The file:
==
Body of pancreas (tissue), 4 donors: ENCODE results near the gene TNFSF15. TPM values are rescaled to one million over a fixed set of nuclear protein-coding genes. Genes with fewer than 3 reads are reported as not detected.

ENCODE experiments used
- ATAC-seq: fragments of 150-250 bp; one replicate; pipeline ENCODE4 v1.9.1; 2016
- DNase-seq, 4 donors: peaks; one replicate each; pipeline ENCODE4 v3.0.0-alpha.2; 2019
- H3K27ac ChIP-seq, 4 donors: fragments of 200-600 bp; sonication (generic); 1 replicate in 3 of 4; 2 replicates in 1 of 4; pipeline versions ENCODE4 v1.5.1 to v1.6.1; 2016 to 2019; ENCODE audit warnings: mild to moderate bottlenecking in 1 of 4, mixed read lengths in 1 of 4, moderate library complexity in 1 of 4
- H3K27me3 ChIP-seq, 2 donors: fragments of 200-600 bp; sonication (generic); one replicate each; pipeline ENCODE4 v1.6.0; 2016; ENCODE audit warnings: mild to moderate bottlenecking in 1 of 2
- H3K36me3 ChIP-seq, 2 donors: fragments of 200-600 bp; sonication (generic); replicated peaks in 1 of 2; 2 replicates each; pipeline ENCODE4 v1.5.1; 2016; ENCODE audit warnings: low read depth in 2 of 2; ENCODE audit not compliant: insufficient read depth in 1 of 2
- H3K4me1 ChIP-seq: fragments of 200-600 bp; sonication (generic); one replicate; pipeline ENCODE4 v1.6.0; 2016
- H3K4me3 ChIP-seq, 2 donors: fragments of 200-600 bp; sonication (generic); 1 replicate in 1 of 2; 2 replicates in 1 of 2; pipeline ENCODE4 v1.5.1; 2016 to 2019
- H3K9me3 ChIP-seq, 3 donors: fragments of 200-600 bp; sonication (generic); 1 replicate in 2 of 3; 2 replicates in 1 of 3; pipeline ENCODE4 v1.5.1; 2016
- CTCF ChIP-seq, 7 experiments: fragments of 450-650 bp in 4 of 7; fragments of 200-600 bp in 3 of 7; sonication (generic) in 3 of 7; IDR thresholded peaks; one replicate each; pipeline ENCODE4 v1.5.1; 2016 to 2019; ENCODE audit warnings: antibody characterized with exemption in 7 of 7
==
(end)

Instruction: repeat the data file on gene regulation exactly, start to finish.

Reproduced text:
Body of pancreas (tissue), 4 donors: ENCODE results near the gene TNFSF15. TPM values are rescaled to one million over a fixed set of nuclear protein-coding genes. Genes with fewer than 3 reads are reported as not detected.

ENCODE experiments used
- ATAC-seq: fragments of 150-250 bp; one replicate; pipeline ENCODE4 v1.9.1; 2016
- DNase-seq, 4 donors: peaks; one replicate each; pipeline ENCODE4 v3.0.0-alpha.2; 2019
- H3K27ac ChIP-seq, 4 donors: fragments of 200-600 bp; sonication (generic); 1 replicate in 3 of 4; 2 replicates in 1 of 4; pipeline versions ENCODE4 v1.5.1 to v1.6.1; 2016 to 2019; ENCODE audit warnings: mild to moderate bottlenecking in 1 of 4, mixed read lengths in 1 of 4, moderate library complexity in 1 of 4
- H3K27me3 ChIP-seq, 2 donors: fragments of 200-600 bp; sonication (generic); one replicate each; pipeline ENCODE4 v1.6.0; 2016; ENCODE audit warnings: mild to moderate bottlenecking in 1 of 2
- H3K36me3 ChIP-seq, 2 donors: fragments of 200-600 bp; sonication (generic); replicated peaks in 1 of 2; 2 replicates each; pipeline ENCODE4 v1.5.1; 2016; ENCODE audit warnings: low read depth in 2 of 2; ENCODE audit not compliant: insufficient read depth in 1 of 2
- H3K4me1 ChIP-seq: fragments of 200-600 bp; sonication (generic); one replicate; pipeline ENCODE4 v1.6.0; 2016
- H3K4me3 ChIP-seq, 2 donors: fragments of 200-600 bp; sonication (generic); 1 replicate in 1 of 2; 2 replicates in 1 of 2; pipeline ENCODE4 v1.5.1; 2016 to 2019
- H3K9me3 ChIP-seq, 3 donors: fragments of 200-600 bp; sonication (generic); 1 replicate in 2 of 3; 2 replicates in 1 of 3; pipeline ENCODE4 v1.5.1; 2016
- CTCF ChIP-seq, 7 experiments: fragments of 450-650 bp in 4 of 7; fragments of 200-600 bp in 3 of 7; sonication (generic) in 3 of 7; IDR thresholded peaks; one replicate each; pipeline ENCODE4 v1.5.1; 2016 to 2019; ENCODE audit warnings: antibody characterized with exemption in 7 of 7